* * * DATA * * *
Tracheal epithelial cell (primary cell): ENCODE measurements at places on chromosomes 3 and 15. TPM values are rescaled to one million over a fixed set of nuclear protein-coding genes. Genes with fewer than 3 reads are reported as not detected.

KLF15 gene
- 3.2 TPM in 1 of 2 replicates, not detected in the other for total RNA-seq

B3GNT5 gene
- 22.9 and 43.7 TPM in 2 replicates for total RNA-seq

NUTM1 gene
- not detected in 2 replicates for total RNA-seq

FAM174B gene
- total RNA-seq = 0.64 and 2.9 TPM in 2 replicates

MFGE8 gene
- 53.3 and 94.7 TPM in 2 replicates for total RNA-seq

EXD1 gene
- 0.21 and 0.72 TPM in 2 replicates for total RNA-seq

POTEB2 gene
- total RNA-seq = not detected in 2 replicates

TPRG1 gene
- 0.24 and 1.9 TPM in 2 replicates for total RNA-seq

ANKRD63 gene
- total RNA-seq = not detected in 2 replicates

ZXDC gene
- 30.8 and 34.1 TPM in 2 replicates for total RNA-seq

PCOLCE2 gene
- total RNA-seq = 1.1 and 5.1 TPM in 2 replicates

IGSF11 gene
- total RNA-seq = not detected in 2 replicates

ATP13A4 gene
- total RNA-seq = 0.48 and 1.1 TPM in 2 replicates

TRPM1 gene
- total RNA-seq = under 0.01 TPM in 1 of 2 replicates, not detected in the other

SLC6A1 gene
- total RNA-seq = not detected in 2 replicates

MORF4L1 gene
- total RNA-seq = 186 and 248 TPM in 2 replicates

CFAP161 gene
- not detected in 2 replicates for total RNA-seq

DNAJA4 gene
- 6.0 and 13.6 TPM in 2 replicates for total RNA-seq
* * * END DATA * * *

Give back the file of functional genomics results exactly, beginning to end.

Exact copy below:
Tracheal epithelial cell (primary cell): ENCODE measurements at places on chromosomes 3 and 15. TPM values are rescaled to one million over a fixed set of nuclear protein-coding genes. Genes with fewer than 3 reads are reported as not detected.

KLF15 gene
- 3.2 TPM in 1 of 2 replicates, not detected in the other for total RNA-seq

B3GNT5 gene
- 22.9 and 43.7 TPM in 2 replicates for total RNA-seq

NUTM1 gene
- not detected in 2 replicates for total RNA-seq

FAM174B gene
- total RNA-seq = 0.64 and 2.9 TPM in 2 replicates

MFGE8 gene
- 53.3 and 94.7 TPM in 2 replicates for total RNA-seq

EXD1 gene
- 0.21 and 0.72 TPM in 2 replicates for total RNA-seq

POTEB2 gene
- total RNA-seq = not detected in 2 replicates

TPRG1 gene
- 0.24 and 1.9 TPM in 2 replicates for total RNA-seq

ANKRD63 gene
- total RNA-seq = not detected in 2 replicates

ZXDC gene
- 30.8 and 34.1 TPM in 2 replicates for total RNA-seq

PCOLCE2 gene
- total RNA-seq = 1.1 and 5.1 TPM in 2 replicates

IGSF11 gene
- total RNA-seq = not detected in 2 replicates

ATP13A4 gene
- total RNA-seq = 0.48 and 1.1 TPM in 2 replicates

TRPM1 gene
- total RNA-seq = under 0.01 TPM in 1 of 2 replicates, not detected in the other

SLC6A1 gene
- total RNA-seq = not detected in 2 replicates

MORF4L1 gene
- total RNA-seq = 186 and 248 TPM in 2 replicates

CFAP161 gene
- not detected in 2 replicates for total RNA-seq

DNAJA4 gene
- 6.0 and 13.6 TPM in 2 replicates for total RNA-seq